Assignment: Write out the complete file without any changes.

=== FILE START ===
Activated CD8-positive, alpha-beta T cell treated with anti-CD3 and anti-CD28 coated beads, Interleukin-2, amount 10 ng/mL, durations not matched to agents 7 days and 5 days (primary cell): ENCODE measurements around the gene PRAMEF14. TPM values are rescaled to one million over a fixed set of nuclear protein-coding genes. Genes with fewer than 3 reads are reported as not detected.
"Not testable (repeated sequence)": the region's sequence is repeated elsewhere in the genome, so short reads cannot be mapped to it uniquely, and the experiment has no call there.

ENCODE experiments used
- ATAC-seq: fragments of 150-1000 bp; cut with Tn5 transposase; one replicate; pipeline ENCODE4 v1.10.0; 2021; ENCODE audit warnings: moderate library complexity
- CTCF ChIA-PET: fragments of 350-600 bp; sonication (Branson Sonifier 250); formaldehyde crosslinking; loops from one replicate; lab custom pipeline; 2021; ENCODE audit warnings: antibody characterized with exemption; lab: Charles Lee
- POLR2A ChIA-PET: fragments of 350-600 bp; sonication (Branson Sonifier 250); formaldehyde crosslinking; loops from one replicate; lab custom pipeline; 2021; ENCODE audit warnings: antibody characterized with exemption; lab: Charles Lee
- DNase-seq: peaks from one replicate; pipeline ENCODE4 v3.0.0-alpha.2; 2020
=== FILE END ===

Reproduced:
Activated CD8-positive, alpha-beta T cell treated with anti-CD3 and anti-CD28 coated beads, Interleukin-2, amount 10 ng/mL, durations not matched to agents 7 days and 5 days (primary cell): ENCODE measurements around the gene PRAMEF14. TPM values are rescaled to one million over a fixed set of nuclear protein-coding genes. Genes with fewer than 3 reads are reported as not detected.
"Not testable (repeated sequence)": the region's sequence is repeated elsewhere in the genome, so short reads cannot be mapped to it uniquely, and the experiment has no call there.

ENCODE experiments used
- ATAC-seq: fragments of 150-1000 bp; cut with Tn5 transposase; one replicate; pipeline ENCODE4 v1.10.0; 2021; ENCODE audit warnings: moderate library complexity
- CTCF ChIA-PET: fragments of 350-600 bp; sonication (Branson Sonifier 250); formaldehyde crosslinking; loops from one replicate; lab custom pipeline; 2021; ENCODE audit warnings: antibody characterized with exemption; lab: Charles Lee
- POLR2A ChIA-PET: fragments of 350-600 bp; sonication (Branson Sonifier 250); formaldehyde crosslinking; loops from one replicate; lab custom pipeline; 2021; ENCODE audit warnings: antibody characterized with exemption; lab: Charles Lee
- DNase-seq: peaks from one replicate; pipeline ENCODE4 v3.0.0-alpha.2; 2020